The “Peaky Blinders” heist in which jewelry worth more than $29 million was stolen from an art fair was masterminded by a legendary gang of jewel thieves known as the Pink Panthers, an art detective has claimed.
Arthur Brand, 53, known as the “Indiana Jones of the art world” for tracking down stolen or missing masterpieces, including stolen gems, told The Times that the armed robbery at a prestigious art fair in Maastricht had all the hallmarks of Pink Panthers.
“If I had to bet, I’d say it’s the modus operandi and work of the Pink Panthers,” he said of the raid that took place on June 28. “What we saw were fearless men clearly raising their middle fingers to the rest of the world. They took a massive risk and the Pink Panthers are known worldwide for that.”
The Pink Panthers are thought to have some 250 members, with a criminal leadership based in the former Yugoslavia, and are suspected of more than 340 gem robberies worldwide worth up to $360 million.
The gang took its nickname from the 1963 comedy film starring Peter Sellers and David Niven after British police found a diamond ring worth $748,000 hidden in a jar of face cream, emulating the movie, in 2003.
With robberies that are always high-profile and high risk, the Pink Panthers are renowned in the underworld for their coolness, disguises, speed and getaways.
Brand argues the unsolved robbery at the European Fine Art Foundation fits the pattern of Pink Panther raids. “The coolness. The braveness and daring. The biggest art fair in the world, in broad daylight amid hundreds of visitors,” he said. “To carry out such an act is something typical for the Pink Panthers.”
The Pink Panthers are thought to have some 250 members, with a criminal leadership based in the former Yugoslavia.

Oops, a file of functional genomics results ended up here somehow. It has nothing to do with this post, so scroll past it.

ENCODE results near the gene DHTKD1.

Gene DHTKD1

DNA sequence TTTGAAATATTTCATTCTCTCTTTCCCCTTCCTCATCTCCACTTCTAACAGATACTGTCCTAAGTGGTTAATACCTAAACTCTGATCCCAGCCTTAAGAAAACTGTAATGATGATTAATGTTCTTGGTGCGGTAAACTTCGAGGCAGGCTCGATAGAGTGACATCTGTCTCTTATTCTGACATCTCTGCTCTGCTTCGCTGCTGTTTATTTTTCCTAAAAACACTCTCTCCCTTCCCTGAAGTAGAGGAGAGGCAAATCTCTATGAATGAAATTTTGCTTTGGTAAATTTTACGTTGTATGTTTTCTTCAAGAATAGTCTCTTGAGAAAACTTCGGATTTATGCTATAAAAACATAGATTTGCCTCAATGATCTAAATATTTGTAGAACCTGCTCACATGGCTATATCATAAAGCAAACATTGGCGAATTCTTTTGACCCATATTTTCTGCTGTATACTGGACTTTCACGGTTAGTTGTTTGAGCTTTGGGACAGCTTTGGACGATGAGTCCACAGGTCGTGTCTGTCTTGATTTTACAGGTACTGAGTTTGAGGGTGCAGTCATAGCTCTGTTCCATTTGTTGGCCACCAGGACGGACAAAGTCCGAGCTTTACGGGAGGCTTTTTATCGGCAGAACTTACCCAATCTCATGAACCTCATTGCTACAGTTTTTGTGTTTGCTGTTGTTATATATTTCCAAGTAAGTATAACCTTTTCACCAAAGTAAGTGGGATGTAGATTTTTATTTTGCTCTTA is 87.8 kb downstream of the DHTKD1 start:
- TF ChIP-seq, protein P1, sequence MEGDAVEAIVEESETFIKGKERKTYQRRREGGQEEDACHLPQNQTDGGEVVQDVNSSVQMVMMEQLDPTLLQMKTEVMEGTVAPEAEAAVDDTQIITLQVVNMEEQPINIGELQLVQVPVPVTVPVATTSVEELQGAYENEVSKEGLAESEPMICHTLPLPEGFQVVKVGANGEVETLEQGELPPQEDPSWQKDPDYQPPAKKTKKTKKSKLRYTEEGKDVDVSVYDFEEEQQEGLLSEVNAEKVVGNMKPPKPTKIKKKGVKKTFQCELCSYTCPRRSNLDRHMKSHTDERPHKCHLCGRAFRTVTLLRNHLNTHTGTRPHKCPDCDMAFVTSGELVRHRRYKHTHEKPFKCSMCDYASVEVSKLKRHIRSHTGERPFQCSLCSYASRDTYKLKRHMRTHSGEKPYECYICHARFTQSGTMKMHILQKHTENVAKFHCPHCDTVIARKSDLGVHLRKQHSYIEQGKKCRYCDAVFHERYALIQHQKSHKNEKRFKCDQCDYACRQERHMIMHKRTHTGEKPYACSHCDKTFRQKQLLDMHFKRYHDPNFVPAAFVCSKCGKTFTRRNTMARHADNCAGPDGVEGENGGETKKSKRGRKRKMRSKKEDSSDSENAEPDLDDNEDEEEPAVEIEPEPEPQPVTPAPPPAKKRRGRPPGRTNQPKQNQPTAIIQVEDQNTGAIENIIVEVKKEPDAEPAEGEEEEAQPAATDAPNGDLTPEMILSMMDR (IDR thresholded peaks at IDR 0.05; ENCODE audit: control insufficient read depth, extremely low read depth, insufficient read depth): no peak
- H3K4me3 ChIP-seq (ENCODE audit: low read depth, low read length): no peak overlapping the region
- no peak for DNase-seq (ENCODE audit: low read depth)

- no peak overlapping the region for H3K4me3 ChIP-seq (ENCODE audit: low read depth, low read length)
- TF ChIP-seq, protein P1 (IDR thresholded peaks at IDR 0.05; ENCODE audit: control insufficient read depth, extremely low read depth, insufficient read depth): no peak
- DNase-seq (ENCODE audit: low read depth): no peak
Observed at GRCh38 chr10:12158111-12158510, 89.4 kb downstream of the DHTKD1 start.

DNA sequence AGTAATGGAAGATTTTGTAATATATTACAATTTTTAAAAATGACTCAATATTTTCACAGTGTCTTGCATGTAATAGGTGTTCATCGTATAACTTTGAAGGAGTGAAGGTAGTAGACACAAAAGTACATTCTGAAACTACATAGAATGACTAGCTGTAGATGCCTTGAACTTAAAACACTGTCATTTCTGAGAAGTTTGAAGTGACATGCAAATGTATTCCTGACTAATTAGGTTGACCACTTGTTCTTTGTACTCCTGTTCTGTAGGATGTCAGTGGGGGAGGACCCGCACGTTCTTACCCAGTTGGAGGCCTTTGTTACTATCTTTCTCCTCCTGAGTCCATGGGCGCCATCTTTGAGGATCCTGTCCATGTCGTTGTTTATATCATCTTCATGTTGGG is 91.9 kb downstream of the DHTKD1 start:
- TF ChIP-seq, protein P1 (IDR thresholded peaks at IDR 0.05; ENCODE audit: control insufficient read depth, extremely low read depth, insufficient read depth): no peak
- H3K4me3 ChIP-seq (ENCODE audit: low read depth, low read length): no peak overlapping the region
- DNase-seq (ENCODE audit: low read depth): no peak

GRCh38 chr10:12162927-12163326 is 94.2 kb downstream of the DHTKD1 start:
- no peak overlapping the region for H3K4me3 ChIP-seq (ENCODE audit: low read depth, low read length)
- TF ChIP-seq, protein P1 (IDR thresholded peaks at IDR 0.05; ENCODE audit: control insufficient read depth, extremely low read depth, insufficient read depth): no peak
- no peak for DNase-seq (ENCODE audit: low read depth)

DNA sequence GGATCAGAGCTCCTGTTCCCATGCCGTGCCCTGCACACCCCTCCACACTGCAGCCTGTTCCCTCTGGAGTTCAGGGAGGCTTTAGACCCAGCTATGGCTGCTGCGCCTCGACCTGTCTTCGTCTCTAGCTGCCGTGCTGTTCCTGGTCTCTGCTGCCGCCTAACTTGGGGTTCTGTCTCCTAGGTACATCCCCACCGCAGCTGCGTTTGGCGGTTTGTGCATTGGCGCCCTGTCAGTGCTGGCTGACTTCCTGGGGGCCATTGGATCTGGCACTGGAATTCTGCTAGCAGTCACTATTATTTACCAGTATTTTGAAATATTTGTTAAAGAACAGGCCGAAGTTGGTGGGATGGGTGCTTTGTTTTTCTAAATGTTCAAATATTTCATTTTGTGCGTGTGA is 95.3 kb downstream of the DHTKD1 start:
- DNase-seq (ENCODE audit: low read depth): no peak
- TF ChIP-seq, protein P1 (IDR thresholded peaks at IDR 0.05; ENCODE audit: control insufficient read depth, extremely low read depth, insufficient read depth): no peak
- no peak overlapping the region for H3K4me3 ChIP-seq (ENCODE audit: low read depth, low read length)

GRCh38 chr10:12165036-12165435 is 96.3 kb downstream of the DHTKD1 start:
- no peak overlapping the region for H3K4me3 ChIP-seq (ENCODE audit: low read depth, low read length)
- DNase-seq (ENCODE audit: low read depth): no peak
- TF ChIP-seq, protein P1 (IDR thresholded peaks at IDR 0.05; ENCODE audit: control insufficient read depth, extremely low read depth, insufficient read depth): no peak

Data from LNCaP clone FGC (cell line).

Video released this week showed the gang walking into the fair, smartly dressed and wearing flat caps, which help mask facial features on CCTV, in the style of the Birmingham gangsters in the BBC series Peaky Blinders.
Walking calmly and briskly to the stand of the elite London jeweller Symbolic & Chase, they put on gloves and one of the gang smashes a jewelry cabinet with a sledgehammer.
Other gang members keep bystanders at bay with what appear to be automatic pistols and an Uzi machine gun, remaining calm when one bystander kicks the man smashing into the cabinet.
After less than a minute, the man grabs some jewelry out of the cabinet — thought to be a yellow diamond necklace worth $27.5 million as well as Cartier earrings. The men then flee, leaving the fair via a staff exit and escaping on electric scooters to a getaway car.
“It’s like Ocean’s Eleven or Ocean’s Twelve. It’s amazing what they do,” said Brand. “The Pink Panthers always go for the highest of the highs. They know a lot of people’s jaws will drop at the sight of such a robbery.”
While noting “it could just be amateurs who got a lucky day”, Brand said that his contacts in the Dutch underworld were impressed by the professionalism of the robbers. “They say ‘my god, this looks like a movie. It’s so professional.’ ”
If caught, the gang of four robbers, plus one known accomplice, face some three years in prison having, said Brand, earned “their retirement money in a minute”. “They take the risk of being arrested, and when they are released they should be very rich.”
The rare yellow diamond on the necklace, belonging to and designed by Joel Arthur Rosenthal, 79, a jewelry designer known as the “Fabergé of our time”, has probably been cut up for sale in the underworld.
“If they did steal that big yellow diamond, then I expect they’ve already made it three times smaller,” said Brand. “This is how jewel thieves usually work.”
Bruno Waterfield is the Brussels correspondent for The Times of London. He has been covering the EU for almost two decades as it has lurched from crisis to crisis, then Brexit and beyond. He is a devotee of Belgian beer and food.